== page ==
Profiles In Nursing

Ann Bradford Stokes (1830–1903), From Civil War “Contraband” to U.S. Navy Pensioner

After escaping the plantation where she was enslaved, Stokes boarded a Union hospital ship and volunteered to become a Navy nurse.

Illustration of a woman helping a patient in bed on the left and then two people talking in a bedroom on the right

After escaping the plantation where she was enslaved, Ann Bradford Stokes boarded a Union hospital ship and volunteered to become a Navy nurse. Later, she became the first woman in U.S. Navy history to be granted a military pension for her own service.

Free to Make History

Stokes was born in 1830 in Rutherford County, Tenn. Little is known about her early history, except that until late in her life, she could neither read nor write (skills most slaves were forbidden to learn).

In early 1863, she escaped from the plantation where she had been enslaved and found refuge aboard the U.S.S. Red Rover, a former Confederate steamship that the Union had recently captured and recommissioned as a hospital ship.

Under the 1861 Confiscation Act, slaves who escaped from Confederate states to Union territory were officially considered confiscated enemy property, known as “contrabands.”

Although contrabands would not be sent back to their former masters, their legal status remained ambiguous until President Lincoln signed the Emancipation Proclamation on Jan. 1, 1863. Many contrabands spent the war in grim Union refugee camps.

Aboard the Red Rover, Stokes found another option. The hospital ship’s complement included several sisters of the Holy Cross of Notre Dame, who had recently come aboard the ship to act as nurses. The sisters needed all the help they could get, so they began enlisting female contrabands to join them as nurses’ aides.

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Stokes volunteered, becoming the first Black woman to serve aboard a U.S. military vessel. She received the rating of “boy first class,” a designation normally held by enlisted seamen younger than 17.

Along the Mississippi

The Red Rover was part of the Navy’s Mississippi Squadron, providing medical support and transporting medical supplies along the Mississippi River.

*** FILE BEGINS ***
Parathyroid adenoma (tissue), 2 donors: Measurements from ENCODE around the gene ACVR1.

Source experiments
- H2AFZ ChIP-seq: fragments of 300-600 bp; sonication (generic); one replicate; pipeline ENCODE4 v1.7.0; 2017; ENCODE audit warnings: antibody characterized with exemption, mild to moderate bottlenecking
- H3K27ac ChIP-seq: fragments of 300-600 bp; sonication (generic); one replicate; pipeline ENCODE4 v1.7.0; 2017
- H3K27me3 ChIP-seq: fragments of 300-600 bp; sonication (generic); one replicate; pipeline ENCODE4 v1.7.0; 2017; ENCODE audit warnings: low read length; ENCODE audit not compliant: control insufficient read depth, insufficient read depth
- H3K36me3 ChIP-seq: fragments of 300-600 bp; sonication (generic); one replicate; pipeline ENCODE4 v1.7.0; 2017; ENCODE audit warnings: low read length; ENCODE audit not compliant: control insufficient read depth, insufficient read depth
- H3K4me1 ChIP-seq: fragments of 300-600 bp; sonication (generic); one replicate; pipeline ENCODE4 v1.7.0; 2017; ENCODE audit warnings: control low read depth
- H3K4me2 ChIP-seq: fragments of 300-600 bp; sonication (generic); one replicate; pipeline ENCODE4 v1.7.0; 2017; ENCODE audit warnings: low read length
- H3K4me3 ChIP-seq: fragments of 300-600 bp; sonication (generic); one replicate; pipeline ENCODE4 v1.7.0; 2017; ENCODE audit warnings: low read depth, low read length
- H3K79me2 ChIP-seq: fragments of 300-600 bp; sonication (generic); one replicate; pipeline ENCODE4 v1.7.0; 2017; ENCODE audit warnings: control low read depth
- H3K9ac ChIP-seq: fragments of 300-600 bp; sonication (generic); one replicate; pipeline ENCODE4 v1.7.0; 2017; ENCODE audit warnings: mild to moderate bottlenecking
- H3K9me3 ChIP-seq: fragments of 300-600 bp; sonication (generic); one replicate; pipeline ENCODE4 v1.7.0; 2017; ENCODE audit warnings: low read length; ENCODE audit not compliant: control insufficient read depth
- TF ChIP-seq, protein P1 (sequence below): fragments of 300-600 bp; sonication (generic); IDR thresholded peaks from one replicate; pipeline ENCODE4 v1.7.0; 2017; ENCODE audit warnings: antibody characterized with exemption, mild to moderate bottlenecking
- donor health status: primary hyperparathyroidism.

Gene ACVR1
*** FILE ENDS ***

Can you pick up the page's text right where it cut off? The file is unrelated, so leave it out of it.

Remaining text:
Although the ship was praised in its day for its efficient and sanitary operations, conditions aboard were often unpleasant — especially during the summer, when Midwestern heat and humidity turned the ship into a foul-smelling sauna, full of flies and mosquitoes.

Duty aboard the Red Rover could also be dangerous. Around the time Stokes arrived, the ship’s hospital section was hit by two enemy shells, although fortunately there were no casualties.

Nursing during the Civil War was far from the specialized, resource-filled practice it is today. Instead, the suffering soldiers and wounded sailors relied on Stokes and the other nurses to utilize the only tools they had: compassion and intuition, skills that aren’t learned from a book.

Stokes and the four other female contrabands who worked with her on the Red Rover sometimes took advantage of folk remedies passed down through their years on the plantations, but more often, their role was to provide a caring touch when it was needed most.

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Over a period of 18 months, Stokes and her comrades cared for more than 2,000 patients. The work was hard — in addition to providing nursing services to wounded and ill soldiers, Stokes and the other women assisted with cleaning, cooking and other shipboard responsibilities.

Wages were often sporadic, but for the first time in her life, she was free, and being paid for her labor.

Making History — Again

By the summer of 1864, Stokes was exhausted from months of hard shipboard duty. She resigned in October for reasons of health and married Gilbert Stokes, another contraband who had served aboard the Red Rover. Sadly, he died just two years later. Stokes remarried in 1867, to a man named George Bowman.

In the 1880s, Stokes, now in poor health, applied for a military pension as Gilbert Stokes’ widow, but her application was denied. Still as remarkably determined as ever, Stokes wouldn’t accept no for an answer.

Aware that her first pension application had been hampered by her limited literacy, Stokes worked to greatly improve her reading and writing skills and applied again in 1890. This time, she requested a pension based not on her former husband’s service, but on her own 18 months as a boy first class.

No American woman had ever applied for or received a pension for her own military service before, and Stokes’ application underwent careful review by the Navy Department. This time, her application was accepted, and she was granted a stipend of $12 per month for her service.

Stokes passed away in 1903. Her life and nursing service are still honored with reenactments and historical portrayals. She remains a nursing pioneer and a remarkable icon for women, Black Americans, U.S. Navy nurses and nurses everywhere.

JESSICA KIRCHNER, RN, MSN, NPD-BC, is the director of nursing practice for the Ohio Nurses Association and a freelance writer specializing in the healthcare industry.

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